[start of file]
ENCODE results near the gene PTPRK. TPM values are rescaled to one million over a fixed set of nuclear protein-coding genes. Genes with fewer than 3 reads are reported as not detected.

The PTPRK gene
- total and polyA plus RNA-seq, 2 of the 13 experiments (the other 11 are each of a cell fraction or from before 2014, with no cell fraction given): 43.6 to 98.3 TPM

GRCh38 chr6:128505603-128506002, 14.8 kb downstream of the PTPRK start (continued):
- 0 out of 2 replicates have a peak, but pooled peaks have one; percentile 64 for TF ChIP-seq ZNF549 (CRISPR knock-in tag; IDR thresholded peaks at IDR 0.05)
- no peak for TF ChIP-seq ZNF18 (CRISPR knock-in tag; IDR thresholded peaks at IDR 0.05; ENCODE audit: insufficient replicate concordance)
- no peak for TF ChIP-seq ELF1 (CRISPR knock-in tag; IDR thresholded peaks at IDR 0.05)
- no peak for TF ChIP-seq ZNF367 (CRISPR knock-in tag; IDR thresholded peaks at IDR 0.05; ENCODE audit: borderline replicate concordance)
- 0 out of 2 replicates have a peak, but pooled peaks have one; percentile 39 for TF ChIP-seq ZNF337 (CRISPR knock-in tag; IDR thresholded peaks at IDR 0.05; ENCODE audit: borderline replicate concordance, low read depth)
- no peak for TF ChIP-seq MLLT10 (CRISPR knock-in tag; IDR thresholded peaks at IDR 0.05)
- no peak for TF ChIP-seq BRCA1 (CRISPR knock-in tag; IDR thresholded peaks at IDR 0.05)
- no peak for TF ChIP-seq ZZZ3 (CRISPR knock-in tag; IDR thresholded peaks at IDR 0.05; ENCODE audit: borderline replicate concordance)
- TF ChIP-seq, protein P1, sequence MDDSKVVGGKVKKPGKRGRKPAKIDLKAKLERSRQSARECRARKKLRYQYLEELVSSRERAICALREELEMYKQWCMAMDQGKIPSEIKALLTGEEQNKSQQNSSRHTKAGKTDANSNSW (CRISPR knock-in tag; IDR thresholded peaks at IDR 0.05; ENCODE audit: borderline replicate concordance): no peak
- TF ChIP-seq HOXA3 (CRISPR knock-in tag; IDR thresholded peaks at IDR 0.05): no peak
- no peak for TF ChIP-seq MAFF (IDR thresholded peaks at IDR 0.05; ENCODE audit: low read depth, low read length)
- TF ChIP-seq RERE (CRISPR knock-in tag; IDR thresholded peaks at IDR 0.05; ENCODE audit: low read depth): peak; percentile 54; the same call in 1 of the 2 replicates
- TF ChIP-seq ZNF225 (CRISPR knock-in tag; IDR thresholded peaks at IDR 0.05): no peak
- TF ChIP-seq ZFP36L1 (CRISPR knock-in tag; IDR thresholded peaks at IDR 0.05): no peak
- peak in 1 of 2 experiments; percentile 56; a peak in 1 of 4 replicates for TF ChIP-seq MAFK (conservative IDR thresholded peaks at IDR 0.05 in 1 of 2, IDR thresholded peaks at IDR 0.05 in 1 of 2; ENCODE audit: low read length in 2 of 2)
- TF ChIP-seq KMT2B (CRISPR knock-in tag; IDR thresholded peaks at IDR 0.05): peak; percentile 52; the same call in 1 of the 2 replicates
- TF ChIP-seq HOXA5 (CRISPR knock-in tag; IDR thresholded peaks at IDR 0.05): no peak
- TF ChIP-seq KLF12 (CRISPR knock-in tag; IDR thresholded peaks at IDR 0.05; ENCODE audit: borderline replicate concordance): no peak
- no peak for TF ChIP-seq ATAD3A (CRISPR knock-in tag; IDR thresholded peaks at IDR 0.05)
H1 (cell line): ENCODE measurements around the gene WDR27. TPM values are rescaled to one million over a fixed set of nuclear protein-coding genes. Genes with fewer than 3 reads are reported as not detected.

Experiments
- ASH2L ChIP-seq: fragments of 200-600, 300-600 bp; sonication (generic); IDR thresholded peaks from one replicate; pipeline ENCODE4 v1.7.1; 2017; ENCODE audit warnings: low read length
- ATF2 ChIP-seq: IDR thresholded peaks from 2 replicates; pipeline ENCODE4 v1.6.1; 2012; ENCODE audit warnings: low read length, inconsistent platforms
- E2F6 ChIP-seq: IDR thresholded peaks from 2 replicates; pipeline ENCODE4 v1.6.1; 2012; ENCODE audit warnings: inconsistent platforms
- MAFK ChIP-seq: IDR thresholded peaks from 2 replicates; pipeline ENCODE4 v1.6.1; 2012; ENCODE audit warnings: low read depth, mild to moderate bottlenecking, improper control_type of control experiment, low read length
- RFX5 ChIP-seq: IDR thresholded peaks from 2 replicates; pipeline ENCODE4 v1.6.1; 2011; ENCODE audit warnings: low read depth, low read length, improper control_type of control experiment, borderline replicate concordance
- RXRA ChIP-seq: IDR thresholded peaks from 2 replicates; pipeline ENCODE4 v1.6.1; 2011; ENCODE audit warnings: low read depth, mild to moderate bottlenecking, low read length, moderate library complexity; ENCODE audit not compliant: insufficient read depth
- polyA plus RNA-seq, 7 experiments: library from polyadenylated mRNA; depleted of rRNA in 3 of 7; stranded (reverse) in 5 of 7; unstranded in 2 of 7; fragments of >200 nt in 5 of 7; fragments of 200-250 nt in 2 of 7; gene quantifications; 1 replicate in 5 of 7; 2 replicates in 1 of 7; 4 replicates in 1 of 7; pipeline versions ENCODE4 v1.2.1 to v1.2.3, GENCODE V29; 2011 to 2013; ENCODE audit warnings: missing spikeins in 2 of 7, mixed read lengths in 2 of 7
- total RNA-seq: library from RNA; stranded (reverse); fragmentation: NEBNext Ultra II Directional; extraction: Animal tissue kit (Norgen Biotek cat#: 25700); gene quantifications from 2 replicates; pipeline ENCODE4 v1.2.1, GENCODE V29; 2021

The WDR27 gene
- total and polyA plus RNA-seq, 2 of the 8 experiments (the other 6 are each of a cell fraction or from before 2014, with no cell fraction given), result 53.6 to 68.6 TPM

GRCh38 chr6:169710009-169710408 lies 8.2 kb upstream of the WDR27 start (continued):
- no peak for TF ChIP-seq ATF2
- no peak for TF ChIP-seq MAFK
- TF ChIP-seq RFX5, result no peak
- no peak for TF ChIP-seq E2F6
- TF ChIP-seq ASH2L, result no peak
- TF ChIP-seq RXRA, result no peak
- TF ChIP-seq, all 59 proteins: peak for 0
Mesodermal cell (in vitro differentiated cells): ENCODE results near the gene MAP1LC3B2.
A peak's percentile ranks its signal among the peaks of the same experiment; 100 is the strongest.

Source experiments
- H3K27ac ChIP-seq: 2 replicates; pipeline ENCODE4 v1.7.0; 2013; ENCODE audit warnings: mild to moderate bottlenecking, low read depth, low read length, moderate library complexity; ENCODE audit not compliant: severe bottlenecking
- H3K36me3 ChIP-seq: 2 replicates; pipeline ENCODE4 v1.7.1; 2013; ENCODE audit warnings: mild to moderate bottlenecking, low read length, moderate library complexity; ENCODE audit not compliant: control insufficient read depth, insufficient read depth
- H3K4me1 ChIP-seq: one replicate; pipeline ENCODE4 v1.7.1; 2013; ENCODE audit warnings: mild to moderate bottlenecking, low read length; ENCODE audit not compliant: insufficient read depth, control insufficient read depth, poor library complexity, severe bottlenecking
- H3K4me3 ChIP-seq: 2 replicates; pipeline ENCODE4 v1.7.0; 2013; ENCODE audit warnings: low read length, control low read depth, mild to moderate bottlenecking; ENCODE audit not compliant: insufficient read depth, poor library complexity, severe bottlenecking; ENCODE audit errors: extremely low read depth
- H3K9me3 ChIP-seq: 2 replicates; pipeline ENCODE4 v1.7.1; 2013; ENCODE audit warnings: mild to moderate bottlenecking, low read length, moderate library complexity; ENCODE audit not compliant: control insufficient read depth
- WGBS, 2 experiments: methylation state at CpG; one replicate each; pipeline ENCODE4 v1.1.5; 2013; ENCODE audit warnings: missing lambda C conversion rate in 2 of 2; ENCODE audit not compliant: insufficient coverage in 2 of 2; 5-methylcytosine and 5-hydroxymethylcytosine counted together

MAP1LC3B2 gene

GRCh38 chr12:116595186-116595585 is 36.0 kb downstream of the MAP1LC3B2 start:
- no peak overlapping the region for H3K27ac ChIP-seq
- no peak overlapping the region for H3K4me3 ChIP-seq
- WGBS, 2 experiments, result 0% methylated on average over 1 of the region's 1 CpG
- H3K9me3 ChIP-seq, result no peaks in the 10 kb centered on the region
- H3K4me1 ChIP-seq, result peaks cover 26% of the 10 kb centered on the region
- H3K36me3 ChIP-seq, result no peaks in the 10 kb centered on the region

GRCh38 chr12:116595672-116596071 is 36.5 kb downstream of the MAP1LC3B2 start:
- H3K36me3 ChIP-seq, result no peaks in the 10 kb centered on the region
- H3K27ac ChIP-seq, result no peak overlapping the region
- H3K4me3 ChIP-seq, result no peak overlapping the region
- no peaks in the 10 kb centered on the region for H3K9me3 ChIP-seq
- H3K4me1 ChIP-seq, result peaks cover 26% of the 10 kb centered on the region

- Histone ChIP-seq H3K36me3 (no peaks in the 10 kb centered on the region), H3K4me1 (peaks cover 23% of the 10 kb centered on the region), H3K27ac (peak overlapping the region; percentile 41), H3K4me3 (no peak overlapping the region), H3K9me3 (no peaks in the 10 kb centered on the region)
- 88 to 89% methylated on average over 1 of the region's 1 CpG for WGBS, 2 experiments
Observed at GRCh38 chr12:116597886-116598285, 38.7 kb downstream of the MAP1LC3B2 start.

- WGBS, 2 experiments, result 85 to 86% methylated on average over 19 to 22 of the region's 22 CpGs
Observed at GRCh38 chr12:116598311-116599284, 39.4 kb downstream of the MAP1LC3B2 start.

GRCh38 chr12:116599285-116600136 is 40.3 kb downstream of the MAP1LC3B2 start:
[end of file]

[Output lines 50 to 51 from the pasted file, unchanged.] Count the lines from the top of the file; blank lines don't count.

- H3K4me3 ChIP-seq: 2 replicates; pipeline ENCODE4 v1.7.0; 2013; ENCODE audit warnings: low read length, control low read depth, mild to moderate bottlenecking; ENCODE audit not compliant: insufficient read depth, poor library complexity, severe bottlenecking; ENCODE audit errors: extremely low read depth
- H3K9me3 ChIP-seq: 2 replicates; pipeline ENCODE4 v1.7.1; 2013; ENCODE audit warnings: mild to moderate bottlenecking, low read length, moderate library complexity; ENCODE audit not compliant: control insufficient read depth